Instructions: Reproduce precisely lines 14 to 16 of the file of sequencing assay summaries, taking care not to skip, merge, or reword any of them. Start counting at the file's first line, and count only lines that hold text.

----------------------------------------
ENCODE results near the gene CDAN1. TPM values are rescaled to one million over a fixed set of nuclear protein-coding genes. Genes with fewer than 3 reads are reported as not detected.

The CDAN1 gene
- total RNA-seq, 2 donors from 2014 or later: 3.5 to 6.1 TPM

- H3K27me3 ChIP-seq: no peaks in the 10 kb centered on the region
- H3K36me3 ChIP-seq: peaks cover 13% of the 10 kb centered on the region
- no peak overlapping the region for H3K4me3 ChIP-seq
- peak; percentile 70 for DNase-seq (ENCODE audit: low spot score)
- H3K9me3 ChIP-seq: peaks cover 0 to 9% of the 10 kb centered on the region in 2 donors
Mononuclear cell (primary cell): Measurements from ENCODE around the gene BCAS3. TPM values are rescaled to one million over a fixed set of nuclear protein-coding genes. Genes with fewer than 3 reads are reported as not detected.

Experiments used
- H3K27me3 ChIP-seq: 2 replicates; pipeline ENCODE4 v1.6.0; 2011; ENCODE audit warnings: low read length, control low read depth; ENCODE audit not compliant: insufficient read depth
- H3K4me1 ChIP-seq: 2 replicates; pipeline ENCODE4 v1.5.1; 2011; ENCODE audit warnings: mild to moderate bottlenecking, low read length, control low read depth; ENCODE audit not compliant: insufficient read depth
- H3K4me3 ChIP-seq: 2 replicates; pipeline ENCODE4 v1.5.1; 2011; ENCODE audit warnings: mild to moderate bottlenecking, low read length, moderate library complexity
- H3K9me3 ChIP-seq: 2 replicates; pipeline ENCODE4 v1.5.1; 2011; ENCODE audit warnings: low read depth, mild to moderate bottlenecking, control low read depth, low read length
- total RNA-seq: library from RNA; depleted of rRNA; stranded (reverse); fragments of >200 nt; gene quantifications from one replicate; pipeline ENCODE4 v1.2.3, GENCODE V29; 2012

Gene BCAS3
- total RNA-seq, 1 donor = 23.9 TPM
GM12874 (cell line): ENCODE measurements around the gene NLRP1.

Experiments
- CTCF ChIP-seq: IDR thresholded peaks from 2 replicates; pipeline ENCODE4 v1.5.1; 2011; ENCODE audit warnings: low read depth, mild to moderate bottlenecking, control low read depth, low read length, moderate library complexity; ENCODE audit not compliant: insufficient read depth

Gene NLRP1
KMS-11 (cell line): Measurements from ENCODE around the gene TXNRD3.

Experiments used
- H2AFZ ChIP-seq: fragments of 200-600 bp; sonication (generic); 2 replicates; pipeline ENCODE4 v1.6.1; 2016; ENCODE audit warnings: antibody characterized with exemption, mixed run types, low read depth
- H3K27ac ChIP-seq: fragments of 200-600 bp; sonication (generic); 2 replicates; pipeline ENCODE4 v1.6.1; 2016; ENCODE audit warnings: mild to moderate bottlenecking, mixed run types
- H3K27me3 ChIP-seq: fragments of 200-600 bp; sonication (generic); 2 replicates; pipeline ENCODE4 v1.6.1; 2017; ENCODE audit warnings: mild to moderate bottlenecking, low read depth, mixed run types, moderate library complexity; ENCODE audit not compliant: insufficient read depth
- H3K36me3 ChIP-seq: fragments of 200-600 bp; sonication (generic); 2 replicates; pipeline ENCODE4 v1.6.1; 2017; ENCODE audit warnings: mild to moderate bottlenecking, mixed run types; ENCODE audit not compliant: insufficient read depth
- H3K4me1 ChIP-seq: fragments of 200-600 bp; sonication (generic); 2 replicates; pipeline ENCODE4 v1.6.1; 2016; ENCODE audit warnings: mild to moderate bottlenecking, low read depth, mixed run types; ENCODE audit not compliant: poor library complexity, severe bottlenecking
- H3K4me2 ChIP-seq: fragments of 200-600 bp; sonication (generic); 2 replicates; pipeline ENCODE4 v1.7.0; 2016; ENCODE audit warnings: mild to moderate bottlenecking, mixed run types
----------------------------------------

- H3K9me3 ChIP-seq: 2 replicates; pipeline ENCODE4 v1.5.1; 2011; ENCODE audit warnings: low read depth, mild to moderate bottlenecking, control low read depth, low read length
- total RNA-seq: library from RNA; depleted of rRNA; stranded (reverse); fragments of >200 nt; gene quantifications from one replicate; pipeline ENCODE4 v1.2.3, GENCODE V29; 2012

Gene BCAS3